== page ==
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Freedom For The ‘Aspirational Terrorist’

If the American ideal of freedom is life, liberty and the pursuit of happiness, should an “aspirational terrorist” be free to pursue his dream?

This is not a rhetorical question – or at least it is not rhetorical in San Francisco (where else?), where federal authorities have accused a former Marine of plotting a bombing and shooting at the popular Pier 39 tourist attraction near Fisherman’s Wharf.

Everitt Aaron Jameson, a 26-year-old from Modesto, California, came to law enforcement’s attention due to his social media activity, which allegedly included posts sympathetic to the Islamic State group. FBI agents, posing as terrorist sympathizers, began communicating with Jameson; in these exchanges, Jameson reportedly expressed admiration for past terrorist incidents including the 2015 San Bernardino shooting and the Oct. 31 attack in New York City, in which a truck driver killed eight people by plowing into a pedestrian pathway. Jameson also allegedly offered support to a planned San Francisco attack in the form of money, access to a truck and his own experience as a Marine-trained sharpshooter.

The FBI says that undercover agents met with Jameson in person. At this meeting, the FBI contended that he requested “ammunition, powder, tubing and nails,” and suggested he would assemble pipe bombs from these materials. The indictment further says that Jameson asked for remote timing devices from a person he believed was working for the Islamic State group and “described how to use such destructive devices in an attack on Pier 39 in San Francisco, California to funnel people into [an] area in order to shoot them.” All of this was sufficient for the FBI to secure a warrant to search Jameson’s home; Jameson was arrested and charged two days later.

When government agents resort to coercion, trickery or similar tactics to get someone to commit a crime, it is entrapment. Courts won’t ordinarily honor the prosecution of a crime that someone did not intend to commit other than for the actions of the authorities themselves.

However, if someone does intend to commit a crime, authorities need not wait for carnage to happen before they move in. They can provide the “aspirational” criminal with the apparent opportunity to commit that crime to prevent bad things from happening if the aspiring evildoer has a genuine chance to cause mayhem.

To use a nonterrorism example, it would not be entrapment for an undercover investigator to offer a restaurant inspector a bribe in return for failing to report unsanitary conditions in a kitchen. An honest inspector would, at a minimum, refuse the bribe, and probably report the attempted bribery too.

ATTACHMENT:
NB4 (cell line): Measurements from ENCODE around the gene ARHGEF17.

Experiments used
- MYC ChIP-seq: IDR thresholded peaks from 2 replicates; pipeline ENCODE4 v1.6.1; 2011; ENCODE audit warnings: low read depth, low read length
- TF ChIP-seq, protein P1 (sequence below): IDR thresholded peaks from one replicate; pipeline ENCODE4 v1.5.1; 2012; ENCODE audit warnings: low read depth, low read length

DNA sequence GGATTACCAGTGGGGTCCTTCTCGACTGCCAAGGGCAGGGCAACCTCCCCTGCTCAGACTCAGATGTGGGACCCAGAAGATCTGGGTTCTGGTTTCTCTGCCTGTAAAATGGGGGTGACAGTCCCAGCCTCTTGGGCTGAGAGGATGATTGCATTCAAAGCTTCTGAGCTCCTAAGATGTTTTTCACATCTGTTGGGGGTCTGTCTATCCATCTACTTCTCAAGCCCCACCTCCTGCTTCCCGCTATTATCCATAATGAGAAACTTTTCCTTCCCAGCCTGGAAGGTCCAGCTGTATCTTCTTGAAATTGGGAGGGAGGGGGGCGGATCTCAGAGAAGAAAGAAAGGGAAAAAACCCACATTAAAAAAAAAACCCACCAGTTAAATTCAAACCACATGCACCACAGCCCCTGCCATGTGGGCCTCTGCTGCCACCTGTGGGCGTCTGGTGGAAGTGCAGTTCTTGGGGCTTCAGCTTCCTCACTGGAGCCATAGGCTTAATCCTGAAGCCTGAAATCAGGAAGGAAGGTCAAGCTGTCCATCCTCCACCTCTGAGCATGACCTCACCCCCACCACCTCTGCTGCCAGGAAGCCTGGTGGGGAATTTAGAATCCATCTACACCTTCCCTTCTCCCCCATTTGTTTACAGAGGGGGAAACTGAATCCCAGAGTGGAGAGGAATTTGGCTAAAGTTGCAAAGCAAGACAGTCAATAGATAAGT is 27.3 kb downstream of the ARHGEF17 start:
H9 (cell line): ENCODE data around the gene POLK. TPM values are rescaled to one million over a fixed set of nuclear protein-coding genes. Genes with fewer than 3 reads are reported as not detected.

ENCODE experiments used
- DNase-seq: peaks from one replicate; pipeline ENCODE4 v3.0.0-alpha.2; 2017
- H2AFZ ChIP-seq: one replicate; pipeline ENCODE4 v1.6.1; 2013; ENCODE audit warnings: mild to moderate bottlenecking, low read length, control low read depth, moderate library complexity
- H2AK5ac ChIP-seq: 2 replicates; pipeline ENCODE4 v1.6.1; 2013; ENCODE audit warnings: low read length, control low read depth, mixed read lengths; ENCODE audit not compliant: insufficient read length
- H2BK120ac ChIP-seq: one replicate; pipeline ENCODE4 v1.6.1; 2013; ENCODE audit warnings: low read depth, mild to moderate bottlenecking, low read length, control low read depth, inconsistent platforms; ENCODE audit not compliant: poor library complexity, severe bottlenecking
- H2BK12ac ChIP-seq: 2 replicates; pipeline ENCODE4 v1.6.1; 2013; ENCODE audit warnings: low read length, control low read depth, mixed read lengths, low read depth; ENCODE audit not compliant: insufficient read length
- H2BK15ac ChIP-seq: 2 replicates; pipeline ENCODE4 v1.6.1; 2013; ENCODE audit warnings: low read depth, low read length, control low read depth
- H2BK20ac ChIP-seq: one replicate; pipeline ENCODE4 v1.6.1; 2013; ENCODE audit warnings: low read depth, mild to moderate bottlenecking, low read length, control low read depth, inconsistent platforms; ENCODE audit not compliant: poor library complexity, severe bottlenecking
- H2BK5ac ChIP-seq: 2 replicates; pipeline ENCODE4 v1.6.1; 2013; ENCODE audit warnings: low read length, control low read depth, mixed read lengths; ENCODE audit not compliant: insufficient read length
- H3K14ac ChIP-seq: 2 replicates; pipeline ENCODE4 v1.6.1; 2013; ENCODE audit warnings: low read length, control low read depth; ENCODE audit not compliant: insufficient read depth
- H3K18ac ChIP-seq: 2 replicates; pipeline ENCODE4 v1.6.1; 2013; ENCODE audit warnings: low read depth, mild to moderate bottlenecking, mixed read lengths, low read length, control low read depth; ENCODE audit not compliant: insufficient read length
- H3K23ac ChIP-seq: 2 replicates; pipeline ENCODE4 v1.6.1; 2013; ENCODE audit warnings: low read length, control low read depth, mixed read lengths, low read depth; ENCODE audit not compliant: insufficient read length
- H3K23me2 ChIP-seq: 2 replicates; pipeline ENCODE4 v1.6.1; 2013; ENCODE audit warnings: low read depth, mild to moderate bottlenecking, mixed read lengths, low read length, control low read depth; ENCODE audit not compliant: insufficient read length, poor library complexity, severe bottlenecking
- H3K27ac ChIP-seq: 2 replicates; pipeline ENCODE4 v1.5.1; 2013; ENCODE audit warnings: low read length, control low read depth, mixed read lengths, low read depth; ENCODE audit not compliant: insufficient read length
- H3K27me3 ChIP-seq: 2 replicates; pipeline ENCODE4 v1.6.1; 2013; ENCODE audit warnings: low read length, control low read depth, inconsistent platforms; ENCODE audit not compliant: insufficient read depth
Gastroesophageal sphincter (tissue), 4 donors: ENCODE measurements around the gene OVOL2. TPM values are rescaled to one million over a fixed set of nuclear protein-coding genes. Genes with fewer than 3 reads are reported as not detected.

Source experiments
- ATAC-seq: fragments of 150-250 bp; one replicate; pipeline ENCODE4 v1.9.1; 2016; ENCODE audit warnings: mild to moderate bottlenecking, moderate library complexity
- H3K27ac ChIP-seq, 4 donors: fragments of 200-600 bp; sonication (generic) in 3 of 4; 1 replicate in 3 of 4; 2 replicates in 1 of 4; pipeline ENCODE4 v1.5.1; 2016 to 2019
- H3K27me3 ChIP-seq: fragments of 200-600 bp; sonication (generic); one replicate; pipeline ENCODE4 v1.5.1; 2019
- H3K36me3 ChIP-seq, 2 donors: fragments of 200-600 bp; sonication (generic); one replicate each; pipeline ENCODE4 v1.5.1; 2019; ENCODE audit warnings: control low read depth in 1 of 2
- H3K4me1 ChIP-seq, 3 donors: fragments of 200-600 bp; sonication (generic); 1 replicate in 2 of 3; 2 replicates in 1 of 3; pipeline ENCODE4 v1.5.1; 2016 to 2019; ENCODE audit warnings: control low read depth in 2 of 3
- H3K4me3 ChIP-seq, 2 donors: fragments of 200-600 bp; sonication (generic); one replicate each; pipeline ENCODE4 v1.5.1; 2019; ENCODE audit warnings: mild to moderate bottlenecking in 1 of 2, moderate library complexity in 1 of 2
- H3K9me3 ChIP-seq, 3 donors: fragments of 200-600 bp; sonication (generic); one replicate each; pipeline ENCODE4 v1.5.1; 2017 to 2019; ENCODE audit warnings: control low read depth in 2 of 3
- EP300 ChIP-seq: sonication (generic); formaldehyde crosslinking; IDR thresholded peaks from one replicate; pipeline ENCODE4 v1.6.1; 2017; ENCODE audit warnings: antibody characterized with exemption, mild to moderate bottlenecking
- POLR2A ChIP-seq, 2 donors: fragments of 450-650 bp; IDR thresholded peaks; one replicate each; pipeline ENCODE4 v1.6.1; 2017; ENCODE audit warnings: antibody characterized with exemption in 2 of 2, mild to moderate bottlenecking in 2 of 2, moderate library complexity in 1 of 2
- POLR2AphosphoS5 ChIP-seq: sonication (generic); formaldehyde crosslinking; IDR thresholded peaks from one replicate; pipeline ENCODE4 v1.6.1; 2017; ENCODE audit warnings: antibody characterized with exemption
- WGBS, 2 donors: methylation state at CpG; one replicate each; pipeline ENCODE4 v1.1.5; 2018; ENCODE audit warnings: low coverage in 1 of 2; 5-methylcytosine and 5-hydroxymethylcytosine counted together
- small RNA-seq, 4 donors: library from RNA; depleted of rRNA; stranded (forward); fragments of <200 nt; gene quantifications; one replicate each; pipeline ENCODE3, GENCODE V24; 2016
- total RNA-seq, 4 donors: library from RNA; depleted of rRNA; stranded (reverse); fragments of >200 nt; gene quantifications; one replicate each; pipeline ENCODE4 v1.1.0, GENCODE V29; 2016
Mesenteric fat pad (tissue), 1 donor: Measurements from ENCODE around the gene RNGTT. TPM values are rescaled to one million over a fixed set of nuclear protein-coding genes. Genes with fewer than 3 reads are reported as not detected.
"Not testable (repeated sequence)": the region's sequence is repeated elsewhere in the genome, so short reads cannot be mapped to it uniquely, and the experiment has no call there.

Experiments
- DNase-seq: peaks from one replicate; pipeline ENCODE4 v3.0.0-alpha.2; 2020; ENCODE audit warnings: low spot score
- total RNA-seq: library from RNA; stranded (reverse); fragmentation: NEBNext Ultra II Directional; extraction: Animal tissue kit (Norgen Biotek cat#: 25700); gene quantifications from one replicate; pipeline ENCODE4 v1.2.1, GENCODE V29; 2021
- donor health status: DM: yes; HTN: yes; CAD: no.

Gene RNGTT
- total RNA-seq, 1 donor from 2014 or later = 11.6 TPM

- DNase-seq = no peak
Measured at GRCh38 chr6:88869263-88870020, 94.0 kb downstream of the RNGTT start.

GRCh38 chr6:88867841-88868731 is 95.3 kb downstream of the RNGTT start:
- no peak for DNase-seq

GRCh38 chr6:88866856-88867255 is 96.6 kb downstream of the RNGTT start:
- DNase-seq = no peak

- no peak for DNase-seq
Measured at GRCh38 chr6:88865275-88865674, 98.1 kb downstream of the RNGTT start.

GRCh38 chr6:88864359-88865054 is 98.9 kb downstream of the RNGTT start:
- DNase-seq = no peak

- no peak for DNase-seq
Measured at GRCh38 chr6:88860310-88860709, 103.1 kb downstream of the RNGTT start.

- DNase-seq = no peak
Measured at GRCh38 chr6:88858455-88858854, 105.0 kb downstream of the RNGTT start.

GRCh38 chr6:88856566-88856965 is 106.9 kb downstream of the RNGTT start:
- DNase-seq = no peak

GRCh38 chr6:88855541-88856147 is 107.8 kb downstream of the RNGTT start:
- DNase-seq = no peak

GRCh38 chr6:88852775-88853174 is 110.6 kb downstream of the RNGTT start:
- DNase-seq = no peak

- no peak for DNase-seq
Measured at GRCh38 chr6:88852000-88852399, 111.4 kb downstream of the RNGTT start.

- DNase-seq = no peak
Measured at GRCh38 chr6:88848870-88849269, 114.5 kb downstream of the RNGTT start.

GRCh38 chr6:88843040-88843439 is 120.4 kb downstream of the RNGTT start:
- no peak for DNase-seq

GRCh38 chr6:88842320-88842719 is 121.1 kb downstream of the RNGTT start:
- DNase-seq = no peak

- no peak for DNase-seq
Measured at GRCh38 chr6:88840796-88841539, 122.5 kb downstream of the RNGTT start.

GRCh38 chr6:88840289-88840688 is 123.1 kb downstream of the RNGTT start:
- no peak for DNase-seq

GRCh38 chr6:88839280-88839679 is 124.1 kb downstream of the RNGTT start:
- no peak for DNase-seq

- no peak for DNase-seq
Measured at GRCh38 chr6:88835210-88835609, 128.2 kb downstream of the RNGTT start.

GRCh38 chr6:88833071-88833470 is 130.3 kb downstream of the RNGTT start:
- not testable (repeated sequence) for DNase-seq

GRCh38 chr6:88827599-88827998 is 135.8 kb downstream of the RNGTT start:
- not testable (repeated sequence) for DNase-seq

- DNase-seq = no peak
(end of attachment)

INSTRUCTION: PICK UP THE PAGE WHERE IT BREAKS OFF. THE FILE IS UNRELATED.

So when someone professes support for a recent terrorist incident – in this case, the attack in lower Manhattan last Halloween – and indicates that he might be inclined to follow suit, it is not entrapment for authorities to reach out and ask if he is looking for help. Anyone who is really all talk will either ignore the message, tell the would-be enabler to go away, or go to the authorities himself. If, instead, he asks for tangible assistance, such as providing a timer for an explosive, we are looking at a terrorist. “Aspirational” or “operational” is a distinction without a difference, except that in the former case the individual has not yet seized an opportunity to hurt anyone.

Accusation is not the same as proof, of course. Jameson has not admitted to or been convicted of any crime, and I do not assume he is guilty. It is profoundly unhelpful, however – to Jameson, to his family and community, and to the citizenry at large – for his defenders to argue that it is wrong for authorities to target so-called aspirational terrorists. People who don’t intend to smoke generally don’t ask for cigarettes. People who don’t intend to make bombs generally don’t brag about consulting bomb-making manuals or ask for materials necessary to make a working explosive.

It is understandable that Jameson’s family is rallying around him with a classic “he would never do such a thing” argument. For all I know, they are correct. But if the authorities can prove the case against Jameson, then his relatives are simply ignorant of a violent side of the person they think they know. We have seen it countless times before. Even years after the 9/11 attacks, the father of ringleader Mohamed Atta denied that his lost son could have been involved.

Aspirational veterinarians and teachers and firefighters deserve all the help we can give them in reaching their goals. Aspirational terrorists deserve to be stopped.

Larry M. Elkin is the founder and president of Palisades Hudson, and is based out of Palisades Hudson’s Fort Lauderdale, Florida headquarters. He wrote several of the chapters in the firm’s most recent book, The High Achiever’s Guide To Wealth. His contributions include Chapter 1, “Anyone Can Achieve Wealth,” and Chapter 19, “Assisting Aging Parents.” Larry was also among the authors of the firm’s previous book, Looking Ahead: Life, Family, Wealth and Business After 55.

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